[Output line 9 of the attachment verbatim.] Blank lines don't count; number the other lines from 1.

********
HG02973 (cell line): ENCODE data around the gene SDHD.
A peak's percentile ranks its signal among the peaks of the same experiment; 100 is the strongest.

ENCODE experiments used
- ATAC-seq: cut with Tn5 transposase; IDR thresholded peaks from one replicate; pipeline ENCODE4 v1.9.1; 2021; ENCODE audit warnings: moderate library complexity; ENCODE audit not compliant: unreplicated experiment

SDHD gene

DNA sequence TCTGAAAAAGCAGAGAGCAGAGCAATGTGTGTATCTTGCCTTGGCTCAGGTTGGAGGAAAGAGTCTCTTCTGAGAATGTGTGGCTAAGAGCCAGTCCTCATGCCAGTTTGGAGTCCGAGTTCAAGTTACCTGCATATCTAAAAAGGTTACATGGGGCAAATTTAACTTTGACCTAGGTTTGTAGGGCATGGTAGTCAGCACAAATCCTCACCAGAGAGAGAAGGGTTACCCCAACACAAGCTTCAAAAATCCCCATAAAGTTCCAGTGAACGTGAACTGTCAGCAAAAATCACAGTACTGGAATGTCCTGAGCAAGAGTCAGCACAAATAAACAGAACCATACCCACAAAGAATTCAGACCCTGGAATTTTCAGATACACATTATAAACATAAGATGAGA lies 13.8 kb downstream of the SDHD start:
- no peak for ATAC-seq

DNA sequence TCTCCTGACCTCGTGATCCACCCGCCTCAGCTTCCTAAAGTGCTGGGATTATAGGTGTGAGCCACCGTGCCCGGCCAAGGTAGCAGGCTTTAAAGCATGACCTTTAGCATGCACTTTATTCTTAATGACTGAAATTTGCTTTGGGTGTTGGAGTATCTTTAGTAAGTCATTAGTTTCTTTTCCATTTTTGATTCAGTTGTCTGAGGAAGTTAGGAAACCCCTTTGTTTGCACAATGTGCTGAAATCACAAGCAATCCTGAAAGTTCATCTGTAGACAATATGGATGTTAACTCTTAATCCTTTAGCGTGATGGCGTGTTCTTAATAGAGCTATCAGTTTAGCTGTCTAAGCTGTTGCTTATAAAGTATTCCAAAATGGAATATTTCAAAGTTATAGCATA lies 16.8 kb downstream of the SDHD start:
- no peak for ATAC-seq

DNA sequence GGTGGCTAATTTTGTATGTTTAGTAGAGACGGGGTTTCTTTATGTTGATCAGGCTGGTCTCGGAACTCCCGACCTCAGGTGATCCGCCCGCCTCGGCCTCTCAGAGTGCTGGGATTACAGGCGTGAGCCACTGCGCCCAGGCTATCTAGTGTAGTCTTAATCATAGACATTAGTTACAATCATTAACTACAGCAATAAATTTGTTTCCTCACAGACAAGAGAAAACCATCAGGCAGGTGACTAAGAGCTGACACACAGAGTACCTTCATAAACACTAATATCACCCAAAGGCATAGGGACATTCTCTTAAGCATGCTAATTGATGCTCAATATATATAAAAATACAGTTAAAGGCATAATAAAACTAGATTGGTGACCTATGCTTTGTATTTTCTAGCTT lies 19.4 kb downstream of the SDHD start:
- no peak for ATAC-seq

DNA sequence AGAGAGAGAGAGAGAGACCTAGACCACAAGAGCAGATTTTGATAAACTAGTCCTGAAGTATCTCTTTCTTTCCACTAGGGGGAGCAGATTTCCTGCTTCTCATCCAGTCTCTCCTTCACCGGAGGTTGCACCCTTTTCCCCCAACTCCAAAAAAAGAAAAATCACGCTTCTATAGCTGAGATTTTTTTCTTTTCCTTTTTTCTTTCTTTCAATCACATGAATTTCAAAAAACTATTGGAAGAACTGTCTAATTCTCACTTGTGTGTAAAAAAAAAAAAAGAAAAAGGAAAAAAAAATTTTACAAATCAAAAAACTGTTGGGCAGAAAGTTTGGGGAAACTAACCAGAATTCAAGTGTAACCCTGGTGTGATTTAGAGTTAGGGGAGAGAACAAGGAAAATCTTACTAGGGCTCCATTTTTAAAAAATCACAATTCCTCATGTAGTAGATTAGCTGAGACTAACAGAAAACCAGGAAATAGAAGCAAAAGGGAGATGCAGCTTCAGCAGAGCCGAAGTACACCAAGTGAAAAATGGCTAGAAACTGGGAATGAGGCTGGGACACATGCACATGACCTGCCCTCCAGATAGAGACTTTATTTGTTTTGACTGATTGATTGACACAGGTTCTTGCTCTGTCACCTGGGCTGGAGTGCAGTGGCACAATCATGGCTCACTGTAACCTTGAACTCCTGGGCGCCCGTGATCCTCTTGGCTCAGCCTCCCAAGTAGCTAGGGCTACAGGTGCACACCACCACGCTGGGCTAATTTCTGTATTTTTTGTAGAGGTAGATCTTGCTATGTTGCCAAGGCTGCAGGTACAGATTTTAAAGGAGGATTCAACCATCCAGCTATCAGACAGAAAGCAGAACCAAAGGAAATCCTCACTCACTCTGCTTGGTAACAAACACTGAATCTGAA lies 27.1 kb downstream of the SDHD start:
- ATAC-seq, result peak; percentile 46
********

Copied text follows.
- no peak for ATAC-seq